There’s no question about it: if you’re starting a business, then you’re going to need to make a lot of decisions on a near-daily basis.
You’ll need to decide things such as:
- Which business model to pursue.
- Where to focus your marketing efforts.
- Which domain name to use.
- What design to create for your website.
- What kind of logo to use.
- Which JV offers you should accept.
- Which interview or publicity offers to accept.
- Which payment processor to use.
- What kind of tools to use to build your business.
- Which freelancer you should hire.
… And on and on.
The decisions you’ll need to make are nearly endless.
Now, many of the decisions you make in your business are so important that they’ll have a major impact on the success of your business.
Example: If you choose an unreliable web host, you’ll encounter plenty of headaches in terms of down time, corrupt files or even major security issues.
And that’s just one example. Clearly, you want to strive to make good decisions, which will make everything easier for you in the future.
However, one common decision-making mistake that plenty of people make is that they strive to decide between “good” and “bad” options.
Example: They might look at two webhosts. One of them has plenty of customer-service and downtime complaints floating around the web. The other one is generally well-regarded. So the person chooses the “good” webhost.
But guess what?
That’s generally the wrong approach to decision making.
If you want to upgrade your decisions and start making even better choices in your business (and your life), then what you need to do is decide between “good” versus the “best” option.
Example: Go back to the example of choosing webhosting. If you decide on the “good” webhost and don’t investigate any other options, then you probably aren’t making the best decision for your business. What you need to do is find other webhosts that are rated well (e.g., they’re all considered good hosts), and then make your decision from among these options by choosing the BEST host.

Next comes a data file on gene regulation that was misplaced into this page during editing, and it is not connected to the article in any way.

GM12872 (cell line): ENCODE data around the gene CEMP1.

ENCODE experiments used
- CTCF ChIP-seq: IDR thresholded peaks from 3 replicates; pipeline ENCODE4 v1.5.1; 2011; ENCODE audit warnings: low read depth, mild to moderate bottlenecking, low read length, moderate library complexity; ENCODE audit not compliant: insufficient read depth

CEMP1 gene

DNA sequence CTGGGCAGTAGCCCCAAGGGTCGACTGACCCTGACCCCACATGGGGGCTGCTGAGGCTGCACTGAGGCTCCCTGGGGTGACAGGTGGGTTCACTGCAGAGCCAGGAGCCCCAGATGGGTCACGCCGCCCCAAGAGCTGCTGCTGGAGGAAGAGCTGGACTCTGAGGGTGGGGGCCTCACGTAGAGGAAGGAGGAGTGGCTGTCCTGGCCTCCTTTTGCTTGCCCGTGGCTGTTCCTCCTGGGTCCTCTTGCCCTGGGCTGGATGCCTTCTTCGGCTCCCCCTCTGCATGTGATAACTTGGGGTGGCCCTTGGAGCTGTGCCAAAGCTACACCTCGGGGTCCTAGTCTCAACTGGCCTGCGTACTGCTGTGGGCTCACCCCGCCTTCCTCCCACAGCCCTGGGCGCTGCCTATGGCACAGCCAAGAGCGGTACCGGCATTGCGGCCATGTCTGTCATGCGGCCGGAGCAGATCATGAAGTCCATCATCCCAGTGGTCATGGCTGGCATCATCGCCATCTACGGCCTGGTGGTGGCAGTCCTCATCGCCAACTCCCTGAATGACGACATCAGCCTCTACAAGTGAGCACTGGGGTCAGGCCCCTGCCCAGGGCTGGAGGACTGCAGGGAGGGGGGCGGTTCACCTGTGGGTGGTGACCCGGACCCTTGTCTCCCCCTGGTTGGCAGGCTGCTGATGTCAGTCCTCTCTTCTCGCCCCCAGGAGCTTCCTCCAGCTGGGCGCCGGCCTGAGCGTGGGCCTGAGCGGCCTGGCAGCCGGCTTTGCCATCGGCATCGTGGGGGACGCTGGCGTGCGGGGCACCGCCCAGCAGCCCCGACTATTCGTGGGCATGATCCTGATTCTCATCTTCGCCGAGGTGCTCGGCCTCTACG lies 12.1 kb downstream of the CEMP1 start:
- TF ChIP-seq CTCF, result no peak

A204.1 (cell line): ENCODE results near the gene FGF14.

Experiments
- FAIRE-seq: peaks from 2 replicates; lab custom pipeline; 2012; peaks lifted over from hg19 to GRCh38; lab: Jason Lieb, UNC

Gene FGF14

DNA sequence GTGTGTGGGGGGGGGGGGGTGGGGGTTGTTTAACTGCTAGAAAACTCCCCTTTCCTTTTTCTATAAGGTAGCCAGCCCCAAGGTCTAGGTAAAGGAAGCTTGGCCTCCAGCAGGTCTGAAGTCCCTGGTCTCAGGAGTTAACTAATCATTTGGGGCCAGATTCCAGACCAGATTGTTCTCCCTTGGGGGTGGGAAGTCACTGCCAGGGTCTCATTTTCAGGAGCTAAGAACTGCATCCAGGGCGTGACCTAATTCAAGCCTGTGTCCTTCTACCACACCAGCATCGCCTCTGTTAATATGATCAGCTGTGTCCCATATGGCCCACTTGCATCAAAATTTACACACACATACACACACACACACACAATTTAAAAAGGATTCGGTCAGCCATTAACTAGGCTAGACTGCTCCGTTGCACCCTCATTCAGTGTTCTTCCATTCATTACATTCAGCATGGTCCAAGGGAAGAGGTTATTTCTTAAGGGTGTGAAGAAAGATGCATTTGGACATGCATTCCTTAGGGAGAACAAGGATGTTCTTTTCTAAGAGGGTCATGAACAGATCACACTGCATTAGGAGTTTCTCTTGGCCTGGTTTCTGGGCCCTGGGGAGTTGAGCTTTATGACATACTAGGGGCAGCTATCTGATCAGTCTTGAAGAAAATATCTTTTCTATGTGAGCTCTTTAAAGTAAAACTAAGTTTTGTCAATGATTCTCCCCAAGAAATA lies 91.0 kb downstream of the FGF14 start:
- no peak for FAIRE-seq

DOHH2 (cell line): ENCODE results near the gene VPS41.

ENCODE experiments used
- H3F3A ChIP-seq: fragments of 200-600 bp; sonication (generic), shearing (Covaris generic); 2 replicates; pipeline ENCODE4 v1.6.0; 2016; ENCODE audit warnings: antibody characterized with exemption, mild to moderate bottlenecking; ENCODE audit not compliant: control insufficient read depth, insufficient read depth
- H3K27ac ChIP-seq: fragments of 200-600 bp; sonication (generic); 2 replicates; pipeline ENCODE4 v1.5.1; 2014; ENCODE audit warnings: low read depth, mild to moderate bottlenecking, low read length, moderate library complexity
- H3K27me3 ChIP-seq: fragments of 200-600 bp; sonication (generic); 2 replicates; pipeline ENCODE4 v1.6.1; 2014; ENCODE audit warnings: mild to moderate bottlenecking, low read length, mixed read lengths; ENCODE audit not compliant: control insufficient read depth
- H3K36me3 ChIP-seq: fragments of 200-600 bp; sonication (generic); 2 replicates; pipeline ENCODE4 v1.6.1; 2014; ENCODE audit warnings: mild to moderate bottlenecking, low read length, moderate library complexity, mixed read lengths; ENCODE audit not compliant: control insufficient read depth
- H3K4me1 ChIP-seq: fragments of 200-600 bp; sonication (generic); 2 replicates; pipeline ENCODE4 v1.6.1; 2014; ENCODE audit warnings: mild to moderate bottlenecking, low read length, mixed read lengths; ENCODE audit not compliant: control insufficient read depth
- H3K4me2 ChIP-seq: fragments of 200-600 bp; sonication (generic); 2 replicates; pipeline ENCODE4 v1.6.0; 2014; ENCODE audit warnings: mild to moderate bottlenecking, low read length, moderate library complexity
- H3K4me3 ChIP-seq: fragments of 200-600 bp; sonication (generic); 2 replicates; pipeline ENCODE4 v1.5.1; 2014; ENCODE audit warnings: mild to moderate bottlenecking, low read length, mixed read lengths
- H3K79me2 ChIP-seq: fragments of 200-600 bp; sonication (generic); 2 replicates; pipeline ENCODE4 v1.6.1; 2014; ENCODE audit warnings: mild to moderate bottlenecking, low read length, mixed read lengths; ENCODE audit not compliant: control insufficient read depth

In short – don’t decide between good and bad. Instead, choose between good and the best.
Here are three tips to help you accomplish this…
- Compare Multiple Factors
Don’t make your decisions based on just one factor. Instead, compare your options across multiple factors.
Example: Let’s suppose you’re trying to find the best freelancer for your needs. Some people compare freelancers based on price alone, but that’s a poor way to decide. If you want to find the best freelancer, you’ll need to compare your options based on factors such as:
- Turnaround time
- The freelancer’s reputation
- The freelancer’s portfolio/quality of work
- The freelancer’s geographic location
And so on.
The idea is that you list all the factors that are relevant to a particular situation. Ideally, you should rank these factors in order of importance.